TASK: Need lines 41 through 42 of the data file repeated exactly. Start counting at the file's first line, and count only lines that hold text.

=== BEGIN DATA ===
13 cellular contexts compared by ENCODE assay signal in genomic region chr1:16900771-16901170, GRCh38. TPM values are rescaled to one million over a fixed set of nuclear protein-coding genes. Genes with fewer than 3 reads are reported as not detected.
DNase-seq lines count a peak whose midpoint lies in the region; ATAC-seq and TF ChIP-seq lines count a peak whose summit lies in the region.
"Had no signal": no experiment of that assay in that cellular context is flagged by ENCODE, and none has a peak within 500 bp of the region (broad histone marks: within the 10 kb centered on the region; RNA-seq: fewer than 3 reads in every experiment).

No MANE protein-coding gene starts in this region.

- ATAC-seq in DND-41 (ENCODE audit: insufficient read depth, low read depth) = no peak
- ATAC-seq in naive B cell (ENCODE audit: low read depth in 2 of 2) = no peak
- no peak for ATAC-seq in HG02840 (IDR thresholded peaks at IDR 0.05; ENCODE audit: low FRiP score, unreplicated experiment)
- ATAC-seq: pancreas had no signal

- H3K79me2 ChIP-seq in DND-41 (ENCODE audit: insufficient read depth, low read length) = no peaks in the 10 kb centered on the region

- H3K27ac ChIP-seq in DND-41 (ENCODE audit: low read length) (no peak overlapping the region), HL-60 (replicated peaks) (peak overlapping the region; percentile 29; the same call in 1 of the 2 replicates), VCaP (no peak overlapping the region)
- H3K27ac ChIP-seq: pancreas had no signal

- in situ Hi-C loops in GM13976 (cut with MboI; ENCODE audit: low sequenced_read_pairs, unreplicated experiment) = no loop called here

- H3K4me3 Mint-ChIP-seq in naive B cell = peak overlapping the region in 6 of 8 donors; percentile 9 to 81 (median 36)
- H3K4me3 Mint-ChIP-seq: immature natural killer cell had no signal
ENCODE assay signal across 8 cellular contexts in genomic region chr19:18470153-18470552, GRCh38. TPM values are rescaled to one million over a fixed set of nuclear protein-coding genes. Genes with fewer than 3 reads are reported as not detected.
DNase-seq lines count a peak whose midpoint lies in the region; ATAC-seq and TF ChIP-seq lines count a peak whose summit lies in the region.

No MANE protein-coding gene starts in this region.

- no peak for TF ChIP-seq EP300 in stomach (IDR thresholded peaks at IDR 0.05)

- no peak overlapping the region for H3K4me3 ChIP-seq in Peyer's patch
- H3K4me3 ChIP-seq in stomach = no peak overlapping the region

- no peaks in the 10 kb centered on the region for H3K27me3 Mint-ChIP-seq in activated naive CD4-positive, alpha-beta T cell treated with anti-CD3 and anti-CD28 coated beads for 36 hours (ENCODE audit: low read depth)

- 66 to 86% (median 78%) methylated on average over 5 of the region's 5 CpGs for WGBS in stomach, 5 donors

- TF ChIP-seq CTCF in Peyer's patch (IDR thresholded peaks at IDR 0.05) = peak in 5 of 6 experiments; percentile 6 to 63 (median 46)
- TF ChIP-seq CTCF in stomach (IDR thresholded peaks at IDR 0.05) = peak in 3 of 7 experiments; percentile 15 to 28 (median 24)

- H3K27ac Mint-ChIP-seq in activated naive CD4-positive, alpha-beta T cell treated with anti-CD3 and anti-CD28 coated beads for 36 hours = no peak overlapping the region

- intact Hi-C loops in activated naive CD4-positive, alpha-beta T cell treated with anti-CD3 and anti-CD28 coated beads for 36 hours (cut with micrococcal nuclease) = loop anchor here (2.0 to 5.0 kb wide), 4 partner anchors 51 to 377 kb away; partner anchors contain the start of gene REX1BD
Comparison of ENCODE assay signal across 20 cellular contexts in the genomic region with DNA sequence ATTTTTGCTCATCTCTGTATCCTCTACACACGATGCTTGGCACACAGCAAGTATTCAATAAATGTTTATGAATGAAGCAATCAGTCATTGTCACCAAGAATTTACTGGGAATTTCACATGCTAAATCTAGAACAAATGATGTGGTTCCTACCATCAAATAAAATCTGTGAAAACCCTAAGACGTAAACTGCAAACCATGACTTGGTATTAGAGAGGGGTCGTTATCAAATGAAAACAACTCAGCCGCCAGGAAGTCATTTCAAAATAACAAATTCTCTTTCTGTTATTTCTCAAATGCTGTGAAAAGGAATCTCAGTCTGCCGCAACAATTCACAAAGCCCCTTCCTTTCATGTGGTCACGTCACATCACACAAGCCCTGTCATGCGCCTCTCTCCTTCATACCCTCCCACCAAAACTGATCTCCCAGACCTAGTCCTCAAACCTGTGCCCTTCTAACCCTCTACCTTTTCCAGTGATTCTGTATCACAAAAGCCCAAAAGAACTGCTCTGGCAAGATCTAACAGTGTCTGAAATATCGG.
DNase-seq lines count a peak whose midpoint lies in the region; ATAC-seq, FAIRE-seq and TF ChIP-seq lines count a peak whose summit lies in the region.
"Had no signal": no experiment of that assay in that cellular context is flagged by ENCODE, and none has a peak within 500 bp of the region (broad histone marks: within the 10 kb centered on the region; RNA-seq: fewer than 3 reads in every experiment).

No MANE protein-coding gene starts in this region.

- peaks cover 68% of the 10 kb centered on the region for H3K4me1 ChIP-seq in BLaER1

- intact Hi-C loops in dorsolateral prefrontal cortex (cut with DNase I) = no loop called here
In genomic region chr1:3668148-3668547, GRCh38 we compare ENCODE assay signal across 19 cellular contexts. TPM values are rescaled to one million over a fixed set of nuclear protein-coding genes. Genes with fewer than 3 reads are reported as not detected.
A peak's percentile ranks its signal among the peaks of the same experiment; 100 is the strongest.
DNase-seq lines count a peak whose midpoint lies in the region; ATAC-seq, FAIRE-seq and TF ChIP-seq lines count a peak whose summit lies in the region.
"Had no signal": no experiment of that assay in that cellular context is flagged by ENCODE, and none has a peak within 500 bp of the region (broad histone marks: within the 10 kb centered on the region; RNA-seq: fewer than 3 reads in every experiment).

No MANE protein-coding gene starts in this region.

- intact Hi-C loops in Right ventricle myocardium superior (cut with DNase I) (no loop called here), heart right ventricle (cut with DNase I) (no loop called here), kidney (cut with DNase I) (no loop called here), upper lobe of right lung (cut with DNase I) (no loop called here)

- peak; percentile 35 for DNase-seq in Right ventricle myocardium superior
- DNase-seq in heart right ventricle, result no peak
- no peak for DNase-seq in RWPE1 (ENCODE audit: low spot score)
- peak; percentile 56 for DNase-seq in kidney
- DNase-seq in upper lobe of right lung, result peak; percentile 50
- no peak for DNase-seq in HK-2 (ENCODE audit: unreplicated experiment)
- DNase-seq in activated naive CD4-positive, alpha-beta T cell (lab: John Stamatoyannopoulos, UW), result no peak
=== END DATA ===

- no peak for DNase-seq in RWPE1 (ENCODE audit: low spot score)
- peak; percentile 56 for DNase-seq in kidney